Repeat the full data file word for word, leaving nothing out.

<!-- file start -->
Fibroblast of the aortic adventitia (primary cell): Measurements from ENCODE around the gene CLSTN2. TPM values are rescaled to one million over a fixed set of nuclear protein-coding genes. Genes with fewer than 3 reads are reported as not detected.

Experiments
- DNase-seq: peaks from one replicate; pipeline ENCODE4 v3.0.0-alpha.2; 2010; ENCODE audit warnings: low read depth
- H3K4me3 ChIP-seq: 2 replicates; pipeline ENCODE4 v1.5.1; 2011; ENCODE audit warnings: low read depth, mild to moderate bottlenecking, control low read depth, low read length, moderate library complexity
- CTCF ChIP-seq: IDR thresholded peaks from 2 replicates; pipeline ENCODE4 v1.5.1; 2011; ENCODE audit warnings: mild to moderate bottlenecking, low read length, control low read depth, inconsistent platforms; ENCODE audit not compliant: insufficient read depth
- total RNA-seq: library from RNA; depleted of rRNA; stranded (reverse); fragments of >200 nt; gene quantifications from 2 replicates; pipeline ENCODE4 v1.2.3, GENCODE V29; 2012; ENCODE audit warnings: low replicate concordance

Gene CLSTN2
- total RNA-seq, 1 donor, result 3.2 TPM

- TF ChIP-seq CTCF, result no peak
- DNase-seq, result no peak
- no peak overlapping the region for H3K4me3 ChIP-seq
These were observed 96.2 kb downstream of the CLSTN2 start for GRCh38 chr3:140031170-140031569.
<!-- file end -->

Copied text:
Fibroblast of the aortic adventitia (primary cell): Measurements from ENCODE around the gene CLSTN2. TPM values are rescaled to one million over a fixed set of nuclear protein-coding genes. Genes with fewer than 3 reads are reported as not detected.

Experiments
- DNase-seq: peaks from one replicate; pipeline ENCODE4 v3.0.0-alpha.2; 2010; ENCODE audit warnings: low read depth
- H3K4me3 ChIP-seq: 2 replicates; pipeline ENCODE4 v1.5.1; 2011; ENCODE audit warnings: low read depth, mild to moderate bottlenecking, control low read depth, low read length, moderate library complexity
- CTCF ChIP-seq: IDR thresholded peaks from 2 replicates; pipeline ENCODE4 v1.5.1; 2011; ENCODE audit warnings: mild to moderate bottlenecking, low read length, control low read depth, inconsistent platforms; ENCODE audit not compliant: insufficient read depth
- total RNA-seq: library from RNA; depleted of rRNA; stranded (reverse); fragments of >200 nt; gene quantifications from 2 replicates; pipeline ENCODE4 v1.2.3, GENCODE V29; 2012; ENCODE audit warnings: low replicate concordance

Gene CLSTN2
- total RNA-seq, 1 donor, result 3.2 TPM

- TF ChIP-seq CTCF, result no peak
- DNase-seq, result no peak
- no peak overlapping the region for H3K4me3 ChIP-seq
These were observed 96.2 kb downstream of the CLSTN2 start for GRCh38 chr3:140031170-140031569.